That’s why it’s so important for me now, both as a United States senator and as a president candidate, but also as a father and a husband to wake up every morning and ask myself, am I living up to those values that I say are important? Because if I’m not, then I shouldn’t be president.”
Obama appears to easily dismiss his stepfather and grandfather, two men who stepped up to raise him. On the surface he would appear that both men were decent men. Not many men want the responsibility of raising somebody else’s child. Soetoro did this, and eventually so did Obama’s grandfather. In Soetoro’s case, we do know that he made sure that then “Barry Soetoro” attended schooled, and giving instruction in the Muslim religion. He was involved at least until his mother died, when Obama’s grandparents stepped in. I am unaware of any book about Mr. Soetoro. No tribute, and in fact, no reference.
There is little on Obama’s grandfather, and only anecdotes of Obama’s time in the white world. In fact he seems to have completely abandoned that world, a world he entered around age eleven.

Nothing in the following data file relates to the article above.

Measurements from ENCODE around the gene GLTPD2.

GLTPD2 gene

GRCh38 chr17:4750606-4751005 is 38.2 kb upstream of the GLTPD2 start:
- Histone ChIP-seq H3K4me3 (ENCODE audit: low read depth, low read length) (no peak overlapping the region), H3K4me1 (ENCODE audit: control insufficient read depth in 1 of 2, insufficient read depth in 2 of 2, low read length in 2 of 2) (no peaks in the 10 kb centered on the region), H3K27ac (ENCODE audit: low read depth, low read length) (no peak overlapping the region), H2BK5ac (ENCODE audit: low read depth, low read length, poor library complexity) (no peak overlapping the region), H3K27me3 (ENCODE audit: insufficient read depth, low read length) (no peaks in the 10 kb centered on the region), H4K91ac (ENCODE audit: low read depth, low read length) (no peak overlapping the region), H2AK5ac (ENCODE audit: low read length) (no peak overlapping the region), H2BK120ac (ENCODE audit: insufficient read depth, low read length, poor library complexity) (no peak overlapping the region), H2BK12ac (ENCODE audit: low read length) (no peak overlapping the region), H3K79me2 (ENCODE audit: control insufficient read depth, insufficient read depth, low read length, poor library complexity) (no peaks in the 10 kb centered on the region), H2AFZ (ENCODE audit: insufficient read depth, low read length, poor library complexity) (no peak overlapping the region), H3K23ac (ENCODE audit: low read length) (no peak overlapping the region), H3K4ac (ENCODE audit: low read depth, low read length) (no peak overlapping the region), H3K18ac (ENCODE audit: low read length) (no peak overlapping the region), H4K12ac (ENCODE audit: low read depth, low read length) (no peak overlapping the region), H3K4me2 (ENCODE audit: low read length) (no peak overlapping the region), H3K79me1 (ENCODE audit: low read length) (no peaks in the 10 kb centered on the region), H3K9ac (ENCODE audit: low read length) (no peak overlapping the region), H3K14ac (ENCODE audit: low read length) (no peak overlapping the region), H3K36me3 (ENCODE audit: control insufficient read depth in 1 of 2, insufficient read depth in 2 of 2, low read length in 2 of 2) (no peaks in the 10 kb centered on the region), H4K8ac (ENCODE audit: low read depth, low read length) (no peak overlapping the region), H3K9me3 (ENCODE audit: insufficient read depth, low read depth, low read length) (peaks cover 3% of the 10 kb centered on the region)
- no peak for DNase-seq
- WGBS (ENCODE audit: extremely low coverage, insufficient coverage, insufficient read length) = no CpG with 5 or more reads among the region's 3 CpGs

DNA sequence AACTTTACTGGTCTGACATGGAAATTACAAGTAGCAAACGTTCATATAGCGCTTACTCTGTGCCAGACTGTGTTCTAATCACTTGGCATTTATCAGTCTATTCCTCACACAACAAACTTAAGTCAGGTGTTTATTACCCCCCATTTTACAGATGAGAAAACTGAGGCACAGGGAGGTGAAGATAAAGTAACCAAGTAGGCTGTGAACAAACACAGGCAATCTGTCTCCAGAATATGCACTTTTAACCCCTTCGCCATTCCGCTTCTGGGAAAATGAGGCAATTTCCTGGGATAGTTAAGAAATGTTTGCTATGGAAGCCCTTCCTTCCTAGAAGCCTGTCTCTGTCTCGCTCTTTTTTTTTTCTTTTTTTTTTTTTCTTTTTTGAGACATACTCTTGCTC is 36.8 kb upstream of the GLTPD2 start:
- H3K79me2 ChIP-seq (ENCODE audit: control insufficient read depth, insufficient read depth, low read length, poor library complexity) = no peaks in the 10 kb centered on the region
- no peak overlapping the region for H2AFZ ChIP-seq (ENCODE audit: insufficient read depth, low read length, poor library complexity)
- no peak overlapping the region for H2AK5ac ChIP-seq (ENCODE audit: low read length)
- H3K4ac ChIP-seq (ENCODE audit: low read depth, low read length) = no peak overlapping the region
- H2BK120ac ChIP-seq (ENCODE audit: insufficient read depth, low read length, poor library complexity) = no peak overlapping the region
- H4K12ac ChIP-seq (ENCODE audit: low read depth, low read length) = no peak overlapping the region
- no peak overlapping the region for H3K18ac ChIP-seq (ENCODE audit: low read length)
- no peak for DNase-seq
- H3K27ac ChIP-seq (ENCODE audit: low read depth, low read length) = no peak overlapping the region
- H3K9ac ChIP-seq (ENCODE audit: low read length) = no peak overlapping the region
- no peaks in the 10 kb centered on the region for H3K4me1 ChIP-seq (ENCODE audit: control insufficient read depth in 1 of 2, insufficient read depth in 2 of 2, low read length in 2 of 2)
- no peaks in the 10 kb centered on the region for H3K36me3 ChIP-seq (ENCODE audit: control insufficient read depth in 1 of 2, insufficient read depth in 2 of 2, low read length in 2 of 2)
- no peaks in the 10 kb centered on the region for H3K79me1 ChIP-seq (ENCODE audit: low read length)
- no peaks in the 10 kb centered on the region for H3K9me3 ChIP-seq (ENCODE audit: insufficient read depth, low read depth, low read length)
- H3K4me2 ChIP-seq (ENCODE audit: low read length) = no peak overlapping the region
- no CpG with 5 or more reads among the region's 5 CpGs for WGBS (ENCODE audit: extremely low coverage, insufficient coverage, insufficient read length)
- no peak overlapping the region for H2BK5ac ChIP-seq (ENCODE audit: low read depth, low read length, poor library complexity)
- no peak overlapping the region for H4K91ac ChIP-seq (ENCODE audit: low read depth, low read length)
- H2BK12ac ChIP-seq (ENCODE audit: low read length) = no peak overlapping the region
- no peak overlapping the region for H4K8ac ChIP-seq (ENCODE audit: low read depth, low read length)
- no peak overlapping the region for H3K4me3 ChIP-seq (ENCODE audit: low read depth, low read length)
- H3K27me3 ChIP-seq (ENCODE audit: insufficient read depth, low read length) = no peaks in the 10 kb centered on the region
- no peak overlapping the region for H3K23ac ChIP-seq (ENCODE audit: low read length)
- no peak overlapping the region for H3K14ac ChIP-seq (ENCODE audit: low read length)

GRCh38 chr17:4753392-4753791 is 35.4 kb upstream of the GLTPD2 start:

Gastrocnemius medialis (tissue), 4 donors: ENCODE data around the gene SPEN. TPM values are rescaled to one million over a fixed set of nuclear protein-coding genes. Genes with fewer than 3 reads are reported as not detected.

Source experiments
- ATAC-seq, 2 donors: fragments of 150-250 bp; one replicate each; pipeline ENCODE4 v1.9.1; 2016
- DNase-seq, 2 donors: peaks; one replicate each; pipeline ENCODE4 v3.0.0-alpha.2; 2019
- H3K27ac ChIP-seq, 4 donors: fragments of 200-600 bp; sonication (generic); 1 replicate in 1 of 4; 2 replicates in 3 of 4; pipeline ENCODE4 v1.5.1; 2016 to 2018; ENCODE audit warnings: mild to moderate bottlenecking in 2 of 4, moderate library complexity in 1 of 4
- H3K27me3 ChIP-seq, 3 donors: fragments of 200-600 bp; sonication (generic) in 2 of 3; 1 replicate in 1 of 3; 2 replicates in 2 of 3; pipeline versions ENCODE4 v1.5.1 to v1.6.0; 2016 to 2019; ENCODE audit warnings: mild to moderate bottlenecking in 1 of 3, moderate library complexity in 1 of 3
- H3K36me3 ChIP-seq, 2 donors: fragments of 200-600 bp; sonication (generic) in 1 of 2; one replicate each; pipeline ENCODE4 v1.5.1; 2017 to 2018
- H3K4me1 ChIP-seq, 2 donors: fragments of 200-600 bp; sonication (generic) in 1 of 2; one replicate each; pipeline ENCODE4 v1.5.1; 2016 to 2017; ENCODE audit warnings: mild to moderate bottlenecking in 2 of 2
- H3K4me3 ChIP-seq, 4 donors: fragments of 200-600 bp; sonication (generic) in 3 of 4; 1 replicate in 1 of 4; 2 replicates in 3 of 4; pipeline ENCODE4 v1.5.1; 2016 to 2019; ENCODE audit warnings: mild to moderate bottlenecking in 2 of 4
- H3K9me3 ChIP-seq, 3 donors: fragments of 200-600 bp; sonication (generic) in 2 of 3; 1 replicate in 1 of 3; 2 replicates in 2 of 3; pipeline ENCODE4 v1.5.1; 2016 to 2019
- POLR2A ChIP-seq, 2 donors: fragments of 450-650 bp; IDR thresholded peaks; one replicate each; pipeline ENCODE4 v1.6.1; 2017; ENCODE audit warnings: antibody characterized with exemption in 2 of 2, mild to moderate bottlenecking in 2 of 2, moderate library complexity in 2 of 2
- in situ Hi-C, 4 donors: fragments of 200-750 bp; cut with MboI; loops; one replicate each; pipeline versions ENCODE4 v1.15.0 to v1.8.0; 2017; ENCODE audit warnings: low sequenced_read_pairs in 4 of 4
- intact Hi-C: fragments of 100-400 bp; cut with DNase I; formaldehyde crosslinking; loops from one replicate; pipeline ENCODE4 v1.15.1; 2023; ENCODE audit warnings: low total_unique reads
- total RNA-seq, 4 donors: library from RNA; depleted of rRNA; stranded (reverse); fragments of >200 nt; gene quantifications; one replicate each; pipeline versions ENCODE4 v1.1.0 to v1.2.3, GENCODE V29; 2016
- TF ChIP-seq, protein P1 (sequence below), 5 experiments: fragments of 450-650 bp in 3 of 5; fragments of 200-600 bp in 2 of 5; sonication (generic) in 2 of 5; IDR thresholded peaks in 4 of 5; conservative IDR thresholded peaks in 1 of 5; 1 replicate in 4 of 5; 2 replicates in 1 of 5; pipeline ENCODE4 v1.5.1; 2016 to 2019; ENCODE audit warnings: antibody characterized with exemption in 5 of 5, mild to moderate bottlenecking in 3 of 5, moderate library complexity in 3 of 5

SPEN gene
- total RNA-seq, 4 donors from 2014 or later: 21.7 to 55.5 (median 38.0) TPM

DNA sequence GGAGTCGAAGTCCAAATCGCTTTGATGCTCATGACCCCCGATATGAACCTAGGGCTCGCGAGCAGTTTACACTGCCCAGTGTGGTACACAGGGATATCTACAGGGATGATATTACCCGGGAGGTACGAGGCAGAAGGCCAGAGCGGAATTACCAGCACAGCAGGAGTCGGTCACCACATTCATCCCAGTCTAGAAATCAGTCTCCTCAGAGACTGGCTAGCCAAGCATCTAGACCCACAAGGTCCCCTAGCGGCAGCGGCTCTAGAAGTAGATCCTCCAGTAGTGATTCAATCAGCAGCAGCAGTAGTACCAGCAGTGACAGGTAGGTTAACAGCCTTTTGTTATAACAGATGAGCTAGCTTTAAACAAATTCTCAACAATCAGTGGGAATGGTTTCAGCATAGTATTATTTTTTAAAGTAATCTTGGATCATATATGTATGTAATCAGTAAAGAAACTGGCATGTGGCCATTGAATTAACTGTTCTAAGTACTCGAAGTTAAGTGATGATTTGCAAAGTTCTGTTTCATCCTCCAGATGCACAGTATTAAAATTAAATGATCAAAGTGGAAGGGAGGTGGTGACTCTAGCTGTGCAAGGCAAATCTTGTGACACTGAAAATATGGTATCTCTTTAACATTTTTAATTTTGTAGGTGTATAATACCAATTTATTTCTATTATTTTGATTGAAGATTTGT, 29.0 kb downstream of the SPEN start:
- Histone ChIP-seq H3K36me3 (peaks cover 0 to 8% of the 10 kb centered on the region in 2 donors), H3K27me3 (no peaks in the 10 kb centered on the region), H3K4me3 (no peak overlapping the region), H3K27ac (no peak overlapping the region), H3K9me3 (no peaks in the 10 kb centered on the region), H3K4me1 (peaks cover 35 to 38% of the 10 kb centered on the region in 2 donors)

Obama says of this time, “…I had to learn very early on to figure out what was important and what wasn’t, and exercise my own judgment and in some ways to raise myself…”
I recall when my stepfather Tommie (Daddy Tom) married my mother. She had two kids in tow. They married only months before my mother would die. My grandmother would not allow us to be raised by a man who was essentially a stranger to us kids, but she also didn’t want to saddle him with two young boys who were not his own. So they adopted us, and we moved away. Just like that all our lives changed dramatically again.
My grandfather—technically my step-grandfather, though the only grandfather I had ever known—was interactive. He played the role of a father, my father. He happily adjusted to his new role of father, readily giving up what has to be every father’s dream…to be a grandfather. I was loved for sure, but I certainly learned about discipline, work ethic, and character.
I will never forget when my grandfather died. They needed to amputate one of his legs due to gangrene. My grandmother called me to get my opinion on whether or not to tell him about the potentially life-saving procedure, or to just let them amputate, and tell him when he awoke. I told her she had to tell him, as he needed to make that decision. He awoke and agreed to the amputation. I knew that was the end, as he would never give up his leg—unless he had given up. He died the next day.